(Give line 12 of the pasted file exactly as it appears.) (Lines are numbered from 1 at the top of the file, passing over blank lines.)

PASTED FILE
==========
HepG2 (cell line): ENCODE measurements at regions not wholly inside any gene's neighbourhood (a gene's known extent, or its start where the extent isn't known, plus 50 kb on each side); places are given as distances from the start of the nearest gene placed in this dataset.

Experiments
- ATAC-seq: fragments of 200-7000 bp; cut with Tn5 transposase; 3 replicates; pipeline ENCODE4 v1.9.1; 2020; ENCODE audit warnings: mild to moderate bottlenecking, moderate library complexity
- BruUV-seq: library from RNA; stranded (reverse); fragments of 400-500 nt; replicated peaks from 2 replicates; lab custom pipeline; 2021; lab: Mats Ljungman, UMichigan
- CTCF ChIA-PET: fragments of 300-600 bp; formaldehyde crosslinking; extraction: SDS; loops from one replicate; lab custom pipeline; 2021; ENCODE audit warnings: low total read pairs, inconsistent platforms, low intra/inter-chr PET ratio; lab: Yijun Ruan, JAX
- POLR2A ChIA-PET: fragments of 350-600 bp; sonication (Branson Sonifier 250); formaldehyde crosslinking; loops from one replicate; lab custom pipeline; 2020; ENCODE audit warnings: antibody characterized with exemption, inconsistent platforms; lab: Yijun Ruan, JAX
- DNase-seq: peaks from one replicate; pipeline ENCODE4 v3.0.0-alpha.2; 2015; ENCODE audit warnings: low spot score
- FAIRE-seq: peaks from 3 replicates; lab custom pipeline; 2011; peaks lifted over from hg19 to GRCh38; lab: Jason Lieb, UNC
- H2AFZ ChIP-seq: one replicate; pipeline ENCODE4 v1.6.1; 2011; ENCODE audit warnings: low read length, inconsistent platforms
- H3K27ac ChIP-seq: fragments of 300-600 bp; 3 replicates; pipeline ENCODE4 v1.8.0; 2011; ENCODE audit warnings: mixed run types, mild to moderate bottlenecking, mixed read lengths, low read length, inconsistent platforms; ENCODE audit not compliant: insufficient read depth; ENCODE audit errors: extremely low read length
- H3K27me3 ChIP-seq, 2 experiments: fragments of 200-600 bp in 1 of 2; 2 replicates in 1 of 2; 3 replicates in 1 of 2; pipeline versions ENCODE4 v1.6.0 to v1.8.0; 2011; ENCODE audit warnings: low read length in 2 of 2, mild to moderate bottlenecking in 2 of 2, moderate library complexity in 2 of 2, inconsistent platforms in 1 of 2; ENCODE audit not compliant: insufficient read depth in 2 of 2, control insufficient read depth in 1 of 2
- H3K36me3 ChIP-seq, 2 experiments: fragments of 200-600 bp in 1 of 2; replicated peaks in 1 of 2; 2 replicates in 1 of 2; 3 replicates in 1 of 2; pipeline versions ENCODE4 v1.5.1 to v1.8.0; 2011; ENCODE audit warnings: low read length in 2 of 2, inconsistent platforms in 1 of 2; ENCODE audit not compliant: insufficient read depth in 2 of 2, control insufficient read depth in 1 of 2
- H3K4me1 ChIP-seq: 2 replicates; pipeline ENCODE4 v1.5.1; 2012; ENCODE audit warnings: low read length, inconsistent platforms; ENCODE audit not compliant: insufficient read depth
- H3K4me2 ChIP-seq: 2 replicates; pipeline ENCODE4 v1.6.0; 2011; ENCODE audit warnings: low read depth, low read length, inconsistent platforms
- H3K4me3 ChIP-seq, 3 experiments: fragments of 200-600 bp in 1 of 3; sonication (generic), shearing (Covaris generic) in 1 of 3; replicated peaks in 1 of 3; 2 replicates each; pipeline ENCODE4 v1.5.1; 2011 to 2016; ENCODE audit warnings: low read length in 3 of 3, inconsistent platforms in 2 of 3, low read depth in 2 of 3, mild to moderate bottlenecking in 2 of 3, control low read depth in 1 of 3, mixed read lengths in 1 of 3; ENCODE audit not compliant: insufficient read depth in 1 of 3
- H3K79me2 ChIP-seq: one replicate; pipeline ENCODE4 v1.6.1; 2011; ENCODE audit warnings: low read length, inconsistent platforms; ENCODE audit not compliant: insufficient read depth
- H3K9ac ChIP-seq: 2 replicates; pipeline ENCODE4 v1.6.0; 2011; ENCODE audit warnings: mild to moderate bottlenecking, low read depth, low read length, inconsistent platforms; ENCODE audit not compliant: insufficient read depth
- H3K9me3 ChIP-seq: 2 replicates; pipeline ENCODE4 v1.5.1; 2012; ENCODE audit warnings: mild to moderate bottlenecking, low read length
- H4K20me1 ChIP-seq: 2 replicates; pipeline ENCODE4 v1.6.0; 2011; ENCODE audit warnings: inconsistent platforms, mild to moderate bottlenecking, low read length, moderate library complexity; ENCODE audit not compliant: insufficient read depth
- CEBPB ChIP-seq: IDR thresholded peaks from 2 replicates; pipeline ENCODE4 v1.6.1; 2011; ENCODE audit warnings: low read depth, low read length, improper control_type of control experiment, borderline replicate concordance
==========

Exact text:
- H3K36me3 ChIP-seq, 2 experiments: fragments of 200-600 bp in 1 of 2; replicated peaks in 1 of 2; 2 replicates in 1 of 2; 3 replicates in 1 of 2; pipeline versions ENCODE4 v1.5.1 to v1.8.0; 2011; ENCODE audit warnings: low read length in 2 of 2, inconsistent platforms in 1 of 2; ENCODE audit not compliant: insufficient read depth in 2 of 2, control insufficient read depth in 1 of 2